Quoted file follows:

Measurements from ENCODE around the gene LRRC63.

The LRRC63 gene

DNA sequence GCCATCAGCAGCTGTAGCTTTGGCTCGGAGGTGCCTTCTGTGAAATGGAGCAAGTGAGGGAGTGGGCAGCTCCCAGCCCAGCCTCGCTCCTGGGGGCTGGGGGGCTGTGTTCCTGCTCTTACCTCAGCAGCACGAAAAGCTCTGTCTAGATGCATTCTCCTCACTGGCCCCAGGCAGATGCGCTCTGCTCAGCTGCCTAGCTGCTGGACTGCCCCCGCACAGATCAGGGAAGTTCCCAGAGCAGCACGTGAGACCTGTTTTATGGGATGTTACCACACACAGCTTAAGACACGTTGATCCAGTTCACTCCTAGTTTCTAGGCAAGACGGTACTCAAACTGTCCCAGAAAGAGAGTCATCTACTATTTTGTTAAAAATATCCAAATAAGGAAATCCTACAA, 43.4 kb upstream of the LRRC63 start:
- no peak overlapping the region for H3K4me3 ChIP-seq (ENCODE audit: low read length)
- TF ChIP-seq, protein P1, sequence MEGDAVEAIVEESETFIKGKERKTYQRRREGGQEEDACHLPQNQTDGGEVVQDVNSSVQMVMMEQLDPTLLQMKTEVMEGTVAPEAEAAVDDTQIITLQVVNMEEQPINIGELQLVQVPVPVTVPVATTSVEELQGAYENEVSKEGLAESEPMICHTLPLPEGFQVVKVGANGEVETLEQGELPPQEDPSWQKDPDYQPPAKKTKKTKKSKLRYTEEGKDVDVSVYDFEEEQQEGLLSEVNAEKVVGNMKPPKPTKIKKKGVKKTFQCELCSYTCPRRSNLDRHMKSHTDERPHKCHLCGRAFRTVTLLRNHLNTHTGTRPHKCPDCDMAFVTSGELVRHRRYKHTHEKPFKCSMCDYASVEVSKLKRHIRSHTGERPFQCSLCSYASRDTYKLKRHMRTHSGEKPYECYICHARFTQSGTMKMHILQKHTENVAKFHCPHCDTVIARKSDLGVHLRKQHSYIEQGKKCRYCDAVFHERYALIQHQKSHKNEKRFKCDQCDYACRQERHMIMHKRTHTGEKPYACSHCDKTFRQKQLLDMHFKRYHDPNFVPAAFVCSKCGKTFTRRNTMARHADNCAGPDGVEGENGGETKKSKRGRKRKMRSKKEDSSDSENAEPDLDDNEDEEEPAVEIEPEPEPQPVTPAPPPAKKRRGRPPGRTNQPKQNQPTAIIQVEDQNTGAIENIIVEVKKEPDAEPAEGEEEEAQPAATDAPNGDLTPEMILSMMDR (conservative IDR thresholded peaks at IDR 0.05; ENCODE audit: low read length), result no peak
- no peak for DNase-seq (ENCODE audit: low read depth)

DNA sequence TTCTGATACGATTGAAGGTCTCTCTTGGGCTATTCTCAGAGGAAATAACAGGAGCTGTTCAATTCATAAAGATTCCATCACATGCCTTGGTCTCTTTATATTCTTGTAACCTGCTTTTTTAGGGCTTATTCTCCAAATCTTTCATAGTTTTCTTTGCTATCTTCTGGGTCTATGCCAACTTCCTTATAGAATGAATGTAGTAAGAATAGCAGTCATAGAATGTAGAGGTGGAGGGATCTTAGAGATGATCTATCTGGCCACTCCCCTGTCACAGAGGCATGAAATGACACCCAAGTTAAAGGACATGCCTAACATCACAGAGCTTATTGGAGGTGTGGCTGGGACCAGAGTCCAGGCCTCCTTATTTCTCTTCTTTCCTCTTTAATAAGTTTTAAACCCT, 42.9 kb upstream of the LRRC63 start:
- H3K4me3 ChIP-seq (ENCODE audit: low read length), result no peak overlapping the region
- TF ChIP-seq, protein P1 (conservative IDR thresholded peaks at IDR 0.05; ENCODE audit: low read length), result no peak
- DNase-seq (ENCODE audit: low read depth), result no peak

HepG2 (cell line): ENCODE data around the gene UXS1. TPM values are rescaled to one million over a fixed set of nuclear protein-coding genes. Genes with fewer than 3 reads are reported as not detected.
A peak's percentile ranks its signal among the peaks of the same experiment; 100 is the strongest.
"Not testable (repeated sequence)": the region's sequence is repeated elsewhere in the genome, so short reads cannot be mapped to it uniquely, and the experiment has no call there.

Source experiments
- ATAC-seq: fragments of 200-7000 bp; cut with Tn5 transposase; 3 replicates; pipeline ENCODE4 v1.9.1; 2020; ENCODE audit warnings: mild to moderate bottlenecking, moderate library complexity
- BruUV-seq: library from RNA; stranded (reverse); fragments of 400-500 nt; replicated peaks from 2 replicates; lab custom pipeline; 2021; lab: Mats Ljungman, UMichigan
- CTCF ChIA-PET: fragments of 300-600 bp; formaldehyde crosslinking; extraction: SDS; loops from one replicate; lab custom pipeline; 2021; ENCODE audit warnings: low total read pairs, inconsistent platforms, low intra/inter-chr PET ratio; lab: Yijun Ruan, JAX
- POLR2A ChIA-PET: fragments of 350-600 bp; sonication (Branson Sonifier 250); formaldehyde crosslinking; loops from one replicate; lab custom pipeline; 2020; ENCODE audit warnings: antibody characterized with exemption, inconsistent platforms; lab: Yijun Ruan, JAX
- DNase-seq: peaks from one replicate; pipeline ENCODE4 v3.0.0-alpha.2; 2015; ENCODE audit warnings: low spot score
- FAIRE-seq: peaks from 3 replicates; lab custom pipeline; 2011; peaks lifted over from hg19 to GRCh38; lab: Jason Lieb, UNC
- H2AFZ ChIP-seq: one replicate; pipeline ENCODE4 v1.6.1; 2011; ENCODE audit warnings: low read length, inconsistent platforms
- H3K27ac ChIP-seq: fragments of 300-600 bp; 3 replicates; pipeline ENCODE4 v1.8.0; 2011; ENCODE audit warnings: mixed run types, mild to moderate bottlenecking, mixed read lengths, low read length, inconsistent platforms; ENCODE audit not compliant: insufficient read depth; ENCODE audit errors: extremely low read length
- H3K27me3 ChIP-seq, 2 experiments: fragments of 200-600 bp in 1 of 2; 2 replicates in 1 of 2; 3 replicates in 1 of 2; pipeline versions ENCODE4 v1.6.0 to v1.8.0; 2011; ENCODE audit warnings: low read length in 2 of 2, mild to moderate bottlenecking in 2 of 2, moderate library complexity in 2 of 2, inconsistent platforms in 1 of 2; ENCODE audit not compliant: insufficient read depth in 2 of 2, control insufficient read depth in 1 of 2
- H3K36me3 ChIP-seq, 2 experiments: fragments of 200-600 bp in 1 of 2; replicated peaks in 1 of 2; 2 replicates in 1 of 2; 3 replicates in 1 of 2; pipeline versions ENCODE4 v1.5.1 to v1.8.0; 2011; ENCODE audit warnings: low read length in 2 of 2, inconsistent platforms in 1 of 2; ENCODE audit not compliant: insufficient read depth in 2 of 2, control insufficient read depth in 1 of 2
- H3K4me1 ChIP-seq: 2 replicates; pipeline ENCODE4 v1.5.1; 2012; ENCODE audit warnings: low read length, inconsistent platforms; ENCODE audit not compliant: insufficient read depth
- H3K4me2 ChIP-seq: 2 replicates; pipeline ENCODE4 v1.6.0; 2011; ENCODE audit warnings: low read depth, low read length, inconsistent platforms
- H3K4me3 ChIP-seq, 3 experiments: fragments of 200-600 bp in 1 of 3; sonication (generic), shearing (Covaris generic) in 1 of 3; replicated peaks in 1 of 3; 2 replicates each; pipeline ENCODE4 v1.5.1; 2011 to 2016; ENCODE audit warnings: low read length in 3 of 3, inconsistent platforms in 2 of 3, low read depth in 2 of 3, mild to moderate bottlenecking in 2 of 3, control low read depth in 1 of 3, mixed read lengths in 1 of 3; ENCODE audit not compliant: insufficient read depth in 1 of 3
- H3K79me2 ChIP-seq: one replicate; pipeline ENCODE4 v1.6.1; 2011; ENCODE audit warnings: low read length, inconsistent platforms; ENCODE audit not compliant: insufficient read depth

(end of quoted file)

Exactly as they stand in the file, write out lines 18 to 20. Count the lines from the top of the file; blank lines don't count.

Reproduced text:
- POLR2A ChIA-PET: fragments of 350-600 bp; sonication (Branson Sonifier 250); formaldehyde crosslinking; loops from one replicate; lab custom pipeline; 2020; ENCODE audit warnings: antibody characterized with exemption, inconsistent platforms; lab: Yijun Ruan, JAX
- DNase-seq: peaks from one replicate; pipeline ENCODE4 v3.0.0-alpha.2; 2015; ENCODE audit warnings: low spot score
- FAIRE-seq: peaks from 3 replicates; lab custom pipeline; 2011; peaks lifted over from hg19 to GRCh38; lab: Jason Lieb, UNC